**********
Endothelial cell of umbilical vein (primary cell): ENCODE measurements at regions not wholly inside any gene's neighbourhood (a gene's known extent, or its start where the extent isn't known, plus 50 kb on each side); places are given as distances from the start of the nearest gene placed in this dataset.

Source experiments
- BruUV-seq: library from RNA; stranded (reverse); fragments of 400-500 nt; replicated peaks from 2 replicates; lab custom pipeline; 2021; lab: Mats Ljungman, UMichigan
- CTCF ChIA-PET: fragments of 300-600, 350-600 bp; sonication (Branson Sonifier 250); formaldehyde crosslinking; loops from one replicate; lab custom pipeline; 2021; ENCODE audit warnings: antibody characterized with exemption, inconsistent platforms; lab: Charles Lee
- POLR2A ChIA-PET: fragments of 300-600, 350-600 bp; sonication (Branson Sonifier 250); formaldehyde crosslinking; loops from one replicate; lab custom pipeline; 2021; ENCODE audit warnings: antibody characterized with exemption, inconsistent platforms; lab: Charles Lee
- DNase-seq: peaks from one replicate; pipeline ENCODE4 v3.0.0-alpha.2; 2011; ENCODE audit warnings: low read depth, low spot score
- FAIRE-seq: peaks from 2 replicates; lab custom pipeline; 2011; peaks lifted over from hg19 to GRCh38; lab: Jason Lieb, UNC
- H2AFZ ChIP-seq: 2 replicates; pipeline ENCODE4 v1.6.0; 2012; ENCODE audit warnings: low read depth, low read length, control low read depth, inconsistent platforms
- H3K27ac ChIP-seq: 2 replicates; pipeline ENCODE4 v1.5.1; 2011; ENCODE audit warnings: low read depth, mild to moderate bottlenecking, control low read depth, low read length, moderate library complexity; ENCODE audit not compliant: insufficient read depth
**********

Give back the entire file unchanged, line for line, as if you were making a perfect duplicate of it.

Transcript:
Endothelial cell of umbilical vein (primary cell): ENCODE measurements at regions not wholly inside any gene's neighbourhood (a gene's known extent, or its start where the extent isn't known, plus 50 kb on each side); places are given as distances from the start of the nearest gene placed in this dataset.

Source experiments
- BruUV-seq: library from RNA; stranded (reverse); fragments of 400-500 nt; replicated peaks from 2 replicates; lab custom pipeline; 2021; lab: Mats Ljungman, UMichigan
- CTCF ChIA-PET: fragments of 300-600, 350-600 bp; sonication (Branson Sonifier 250); formaldehyde crosslinking; loops from one replicate; lab custom pipeline; 2021; ENCODE audit warnings: antibody characterized with exemption, inconsistent platforms; lab: Charles Lee
- POLR2A ChIA-PET: fragments of 300-600, 350-600 bp; sonication (Branson Sonifier 250); formaldehyde crosslinking; loops from one replicate; lab custom pipeline; 2021; ENCODE audit warnings: antibody characterized with exemption, inconsistent platforms; lab: Charles Lee
- DNase-seq: peaks from one replicate; pipeline ENCODE4 v3.0.0-alpha.2; 2011; ENCODE audit warnings: low read depth, low spot score
- FAIRE-seq: peaks from 2 replicates; lab custom pipeline; 2011; peaks lifted over from hg19 to GRCh38; lab: Jason Lieb, UNC
- H2AFZ ChIP-seq: 2 replicates; pipeline ENCODE4 v1.6.0; 2012; ENCODE audit warnings: low read depth, low read length, control low read depth, inconsistent platforms
- H3K27ac ChIP-seq: 2 replicates; pipeline ENCODE4 v1.5.1; 2011; ENCODE audit warnings: low read depth, mild to moderate bottlenecking, control low read depth, low read length, moderate library complexity; ENCODE audit not compliant: insufficient read depth